Panorama of the tornado near Rozel, KS this May. Click the image for a very large version.
Thursday, July 18, 2013
Sunday, July 14, 2013
Wednesday, July 10, 2013
Monday, July 8, 2013
An outflow dominant storm kicks up dust near Overton, Nebraska, June 16, 2013. An outflow dominant storm that is dominated by air flowing out of it instead of air flowing into it -- which can mean some really, really strong straight line winds, but usually the end of any traditional tornado threat. (You can still get some weaker type of tornadoes known as "land spouts" to spin up.)
This was a pretty fun storm to sit close to, as there was no real tornado risk and the winds were stirring up one heck of a dust storm. The wide angle lens makes things seem pretty far off, but the dust on the ground in this photo is less than a mile away and is being lofted a good thousand feet into the air. Dust can be great at times, as it's awesome to physically see air moving on that kind of scale.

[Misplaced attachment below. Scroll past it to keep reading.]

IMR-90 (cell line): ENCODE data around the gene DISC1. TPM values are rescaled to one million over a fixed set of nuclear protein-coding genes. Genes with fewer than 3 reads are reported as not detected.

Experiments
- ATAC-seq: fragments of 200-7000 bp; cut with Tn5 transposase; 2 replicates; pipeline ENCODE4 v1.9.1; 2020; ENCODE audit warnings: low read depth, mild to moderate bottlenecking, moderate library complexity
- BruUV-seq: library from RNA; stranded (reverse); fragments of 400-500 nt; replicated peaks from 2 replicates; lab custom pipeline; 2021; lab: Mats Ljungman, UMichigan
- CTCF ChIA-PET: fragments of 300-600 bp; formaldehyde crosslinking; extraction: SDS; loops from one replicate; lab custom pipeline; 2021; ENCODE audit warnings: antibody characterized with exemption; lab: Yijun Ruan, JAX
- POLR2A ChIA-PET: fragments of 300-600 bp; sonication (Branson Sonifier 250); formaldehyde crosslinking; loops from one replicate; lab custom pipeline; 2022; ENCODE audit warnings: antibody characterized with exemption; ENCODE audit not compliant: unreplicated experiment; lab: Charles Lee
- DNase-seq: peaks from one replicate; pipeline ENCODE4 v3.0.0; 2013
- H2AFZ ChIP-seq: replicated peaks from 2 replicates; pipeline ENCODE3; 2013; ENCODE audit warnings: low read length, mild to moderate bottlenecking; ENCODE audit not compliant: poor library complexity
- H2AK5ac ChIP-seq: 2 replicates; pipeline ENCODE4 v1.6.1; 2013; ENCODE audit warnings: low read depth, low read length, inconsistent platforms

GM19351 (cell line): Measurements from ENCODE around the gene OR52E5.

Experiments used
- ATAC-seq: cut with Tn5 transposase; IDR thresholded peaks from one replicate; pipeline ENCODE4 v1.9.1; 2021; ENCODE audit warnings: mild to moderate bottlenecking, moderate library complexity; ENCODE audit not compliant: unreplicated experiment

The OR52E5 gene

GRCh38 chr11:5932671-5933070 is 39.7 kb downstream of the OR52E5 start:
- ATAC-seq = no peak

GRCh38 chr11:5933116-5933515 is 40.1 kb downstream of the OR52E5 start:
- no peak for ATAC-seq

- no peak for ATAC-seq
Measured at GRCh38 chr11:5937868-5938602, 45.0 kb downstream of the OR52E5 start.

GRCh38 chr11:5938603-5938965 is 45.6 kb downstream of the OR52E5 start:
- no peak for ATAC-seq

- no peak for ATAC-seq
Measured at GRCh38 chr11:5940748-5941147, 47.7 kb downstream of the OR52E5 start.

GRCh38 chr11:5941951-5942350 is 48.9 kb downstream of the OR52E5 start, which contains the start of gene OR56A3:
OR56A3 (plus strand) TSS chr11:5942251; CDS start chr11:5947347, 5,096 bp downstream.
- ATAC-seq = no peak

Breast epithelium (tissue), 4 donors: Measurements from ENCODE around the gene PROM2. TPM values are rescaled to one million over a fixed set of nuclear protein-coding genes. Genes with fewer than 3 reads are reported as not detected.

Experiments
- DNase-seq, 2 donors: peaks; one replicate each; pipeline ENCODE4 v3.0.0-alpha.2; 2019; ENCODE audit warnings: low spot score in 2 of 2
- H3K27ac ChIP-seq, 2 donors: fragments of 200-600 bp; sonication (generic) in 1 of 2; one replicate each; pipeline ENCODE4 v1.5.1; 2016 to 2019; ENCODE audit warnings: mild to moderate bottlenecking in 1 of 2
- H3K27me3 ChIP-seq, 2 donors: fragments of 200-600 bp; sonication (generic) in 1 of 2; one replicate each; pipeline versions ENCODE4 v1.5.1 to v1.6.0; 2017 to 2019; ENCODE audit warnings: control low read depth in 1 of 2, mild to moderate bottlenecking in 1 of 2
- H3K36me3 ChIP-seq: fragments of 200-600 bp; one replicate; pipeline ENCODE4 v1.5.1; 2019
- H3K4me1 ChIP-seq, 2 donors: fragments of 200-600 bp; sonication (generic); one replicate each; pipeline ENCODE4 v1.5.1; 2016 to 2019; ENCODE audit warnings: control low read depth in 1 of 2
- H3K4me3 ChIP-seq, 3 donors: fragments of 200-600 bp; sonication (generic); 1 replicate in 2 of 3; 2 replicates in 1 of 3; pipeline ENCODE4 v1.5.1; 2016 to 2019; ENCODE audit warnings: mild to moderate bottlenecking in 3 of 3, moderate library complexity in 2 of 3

There was a non-rotating wall cloud under the storm at the time and some sheriff must have seen the dust and the low hanging cloud and thought "tornado!", as the storm was tornado warned due to a spotter claiming to see a funnel. This was an example of a bad storm report, which happens quite often on the plains. It's better to be safe than sorry, of course.
Posted by Ryan McGinnis at 11:17 PM